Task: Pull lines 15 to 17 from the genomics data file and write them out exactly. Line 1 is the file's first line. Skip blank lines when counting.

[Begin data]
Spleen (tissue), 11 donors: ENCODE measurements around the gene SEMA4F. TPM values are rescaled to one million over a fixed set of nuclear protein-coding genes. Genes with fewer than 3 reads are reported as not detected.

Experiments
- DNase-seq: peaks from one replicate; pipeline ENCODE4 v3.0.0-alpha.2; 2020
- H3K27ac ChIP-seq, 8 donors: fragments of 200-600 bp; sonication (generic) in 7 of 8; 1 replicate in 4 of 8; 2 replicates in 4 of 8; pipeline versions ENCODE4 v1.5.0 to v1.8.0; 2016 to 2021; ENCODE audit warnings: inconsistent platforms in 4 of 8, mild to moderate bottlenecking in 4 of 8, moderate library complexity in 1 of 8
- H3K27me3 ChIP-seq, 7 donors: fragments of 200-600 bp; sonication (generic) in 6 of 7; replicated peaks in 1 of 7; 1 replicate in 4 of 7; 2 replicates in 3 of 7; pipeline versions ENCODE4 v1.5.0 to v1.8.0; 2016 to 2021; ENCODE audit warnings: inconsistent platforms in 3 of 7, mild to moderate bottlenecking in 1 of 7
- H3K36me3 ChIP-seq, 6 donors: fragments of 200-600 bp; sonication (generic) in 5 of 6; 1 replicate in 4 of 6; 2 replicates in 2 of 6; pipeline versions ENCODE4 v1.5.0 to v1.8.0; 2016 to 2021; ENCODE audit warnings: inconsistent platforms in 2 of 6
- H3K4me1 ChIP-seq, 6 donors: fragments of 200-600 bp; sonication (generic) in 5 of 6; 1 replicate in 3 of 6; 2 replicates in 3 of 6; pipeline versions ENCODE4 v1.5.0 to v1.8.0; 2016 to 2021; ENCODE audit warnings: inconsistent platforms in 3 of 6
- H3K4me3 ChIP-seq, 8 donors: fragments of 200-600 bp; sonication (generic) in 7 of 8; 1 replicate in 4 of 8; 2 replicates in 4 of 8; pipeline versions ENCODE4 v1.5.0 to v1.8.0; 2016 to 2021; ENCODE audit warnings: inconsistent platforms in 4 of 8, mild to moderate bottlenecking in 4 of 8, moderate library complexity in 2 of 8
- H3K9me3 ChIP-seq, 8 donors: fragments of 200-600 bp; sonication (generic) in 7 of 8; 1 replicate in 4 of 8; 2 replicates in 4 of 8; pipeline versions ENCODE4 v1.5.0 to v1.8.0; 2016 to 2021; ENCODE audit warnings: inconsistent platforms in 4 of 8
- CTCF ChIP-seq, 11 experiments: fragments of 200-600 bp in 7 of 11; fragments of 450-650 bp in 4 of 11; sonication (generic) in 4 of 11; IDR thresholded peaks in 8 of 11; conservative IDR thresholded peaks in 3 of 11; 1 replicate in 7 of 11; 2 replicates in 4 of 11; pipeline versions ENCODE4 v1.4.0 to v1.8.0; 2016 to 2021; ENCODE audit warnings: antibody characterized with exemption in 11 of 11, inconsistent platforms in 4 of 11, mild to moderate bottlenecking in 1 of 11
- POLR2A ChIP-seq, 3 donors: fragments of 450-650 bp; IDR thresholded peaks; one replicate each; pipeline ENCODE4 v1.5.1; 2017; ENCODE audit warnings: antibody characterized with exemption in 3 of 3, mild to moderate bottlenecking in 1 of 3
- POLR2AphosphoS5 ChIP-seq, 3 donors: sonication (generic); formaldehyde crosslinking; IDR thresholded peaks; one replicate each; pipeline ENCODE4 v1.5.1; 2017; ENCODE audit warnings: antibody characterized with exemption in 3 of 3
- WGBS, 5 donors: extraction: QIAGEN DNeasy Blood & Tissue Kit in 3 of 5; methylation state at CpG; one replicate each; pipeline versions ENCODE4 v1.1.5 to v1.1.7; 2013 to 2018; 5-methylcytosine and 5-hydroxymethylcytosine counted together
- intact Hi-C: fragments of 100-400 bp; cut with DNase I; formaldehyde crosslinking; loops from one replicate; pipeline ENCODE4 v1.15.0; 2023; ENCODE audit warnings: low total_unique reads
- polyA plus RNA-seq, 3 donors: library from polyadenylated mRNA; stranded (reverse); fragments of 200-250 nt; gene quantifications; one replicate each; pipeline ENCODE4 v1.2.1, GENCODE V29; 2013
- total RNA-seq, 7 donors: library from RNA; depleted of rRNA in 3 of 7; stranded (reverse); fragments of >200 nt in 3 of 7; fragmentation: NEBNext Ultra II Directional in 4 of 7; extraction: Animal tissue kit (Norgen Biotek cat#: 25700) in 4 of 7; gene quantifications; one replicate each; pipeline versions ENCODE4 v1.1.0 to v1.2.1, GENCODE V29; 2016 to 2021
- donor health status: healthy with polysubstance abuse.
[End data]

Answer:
- polyA plus RNA-seq, 3 donors: library from polyadenylated mRNA; stranded (reverse); fragments of 200-250 nt; gene quantifications; one replicate each; pipeline ENCODE4 v1.2.1, GENCODE V29; 2013
- total RNA-seq, 7 donors: library from RNA; depleted of rRNA in 3 of 7; stranded (reverse); fragments of >200 nt in 3 of 7; fragmentation: NEBNext Ultra II Directional in 4 of 7; extraction: Animal tissue kit (Norgen Biotek cat#: 25700) in 4 of 7; gene quantifications; one replicate each; pipeline versions ENCODE4 v1.1.0 to v1.2.1, GENCODE V29; 2016 to 2021
- donor health status: healthy with polysubstance abuse.